Bug 2894

Summary: <sql:setColumn> does not work with Sybase SQL Server
Product: Taglibs Reporter: Neil_P_Goodgame
Component: DBTags TaglibAssignee: Tomcat Developers Mailing List <dev>
Severity: critical    
Priority: P3    
Version: 1.0   
Target Milestone: ---   
Hardware: All   
OS: All   

Description Neil_P_Goodgame 2001-07-30 08:15:01 UTC
The <sql:setColumn> tag when used with a prepared statement calls 
PreparedStatement.setString when this refers to a column that is not a String 
the following exception occurs

javax.servlet.jsp.JspTagException: com.sybase.jdbc2.jdbc.SybSQLException: 
Implicit conversion from datatype 'CHAR' to 'INT' is not allowed. Use the 
CONVERT function to run this query. 

This bug with probably also occur with Microsoft SQL Server.
Comment 1 Morgan Delagrange 2001-07-30 09:21:43 UTC
Didn't mean to close this one.  I'm not sure what is causing it; it would be 
great if someone with Sybase would debug this.  My only suggestion would be to 
try other JDBC drivers.
Comment 2 Dirk Kraemer 2002-02-04 14:02:05 UTC
This does not seem a Sybase bug to me. It will happen with all databases
make a difference between setting an integer or string parameter.


If you make a prepared query like
 'select * from orders where orderno = ?',

internally a java object of type java.sql.PreparedStatement will be
generated. Before executing this statement and creating a resultset,
all parameters must be set. But this has to be done according to their
types. In this case, something like


has to be done. There are a lot of methods for other types, see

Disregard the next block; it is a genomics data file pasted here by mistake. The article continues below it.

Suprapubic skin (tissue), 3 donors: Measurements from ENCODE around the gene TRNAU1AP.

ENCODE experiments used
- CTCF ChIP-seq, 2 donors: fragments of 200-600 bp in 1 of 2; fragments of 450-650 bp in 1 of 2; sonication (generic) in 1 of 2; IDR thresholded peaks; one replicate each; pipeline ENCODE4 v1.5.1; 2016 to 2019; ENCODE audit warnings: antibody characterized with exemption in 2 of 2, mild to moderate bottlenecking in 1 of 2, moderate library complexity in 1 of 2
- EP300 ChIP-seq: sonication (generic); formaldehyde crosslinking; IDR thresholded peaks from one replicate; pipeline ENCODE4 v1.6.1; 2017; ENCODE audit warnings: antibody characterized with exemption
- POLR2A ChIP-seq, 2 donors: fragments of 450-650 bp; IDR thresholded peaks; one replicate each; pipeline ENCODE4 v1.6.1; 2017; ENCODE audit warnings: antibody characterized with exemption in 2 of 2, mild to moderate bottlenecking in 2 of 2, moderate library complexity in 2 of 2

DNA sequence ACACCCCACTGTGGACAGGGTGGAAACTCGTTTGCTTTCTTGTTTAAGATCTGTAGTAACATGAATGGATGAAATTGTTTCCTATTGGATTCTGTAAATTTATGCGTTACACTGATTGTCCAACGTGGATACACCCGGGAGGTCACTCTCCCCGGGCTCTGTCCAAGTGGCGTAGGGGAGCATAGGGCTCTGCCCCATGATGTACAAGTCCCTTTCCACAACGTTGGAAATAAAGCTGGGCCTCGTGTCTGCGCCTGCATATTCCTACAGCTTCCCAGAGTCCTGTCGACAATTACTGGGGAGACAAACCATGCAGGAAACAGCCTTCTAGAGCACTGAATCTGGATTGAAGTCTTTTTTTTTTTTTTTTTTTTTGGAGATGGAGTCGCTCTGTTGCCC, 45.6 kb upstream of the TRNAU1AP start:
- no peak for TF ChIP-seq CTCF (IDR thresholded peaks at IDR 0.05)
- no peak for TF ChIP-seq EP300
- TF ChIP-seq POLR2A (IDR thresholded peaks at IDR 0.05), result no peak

documentation of java.sql.PreparedStatement for details.

The taglib implementation has just one variant. It can be found in
method doEndTag() of class

public class SetColumnTag extends BaseSetterBodyTag {

  public int doEndTag() throws JspTagException {

    PreparedStatement statement = getPreparedStatement();

    try {
      String string = null;

      if (_attributeName == null) {
        string = getBodyContent().getString();
      } else {
        string = (String) getAttribute(_attributeName);

      statement.setString(_position,string);    // <--- here it is!

    } catch (SQLException e) {
      throw new JspTagException(e.toString());
    return EVAL_PAGE;


So the taglib will always try to do a setString() method call and you will
get an error from the database system, which expects another type.

So what to do? The taglib cannot automatically determine which method to
call. So isn't the best to extend the library with several tags for several

   (doing a

  (same as current <sql:setColumn>, which should still be supported for
   backwards compatibility)

Btw. I would like names like setIntParam, setFloatParam etc. more.

Hope this helps a bit.
Comment 3 Dirk Kraemer 2002-02-04 15:15:44 UTC
Hmmm, after thinking a bit about my first suggestion, I think another
modification would be better.

What about adding an attribute 'paramType' containing the type of
the parameter? Usage would be like this:

  <sql:setColumn position="1" paramType="integer"> 22 </sql:setColumn>

If the attribute is not required and String is default paramType, it would
be totally backwards compatible. This way we do not blow up the 
library with dozens of new tags. 

What has to be done in detail?

1) Add an attribute 'paramType' to tag setColumn: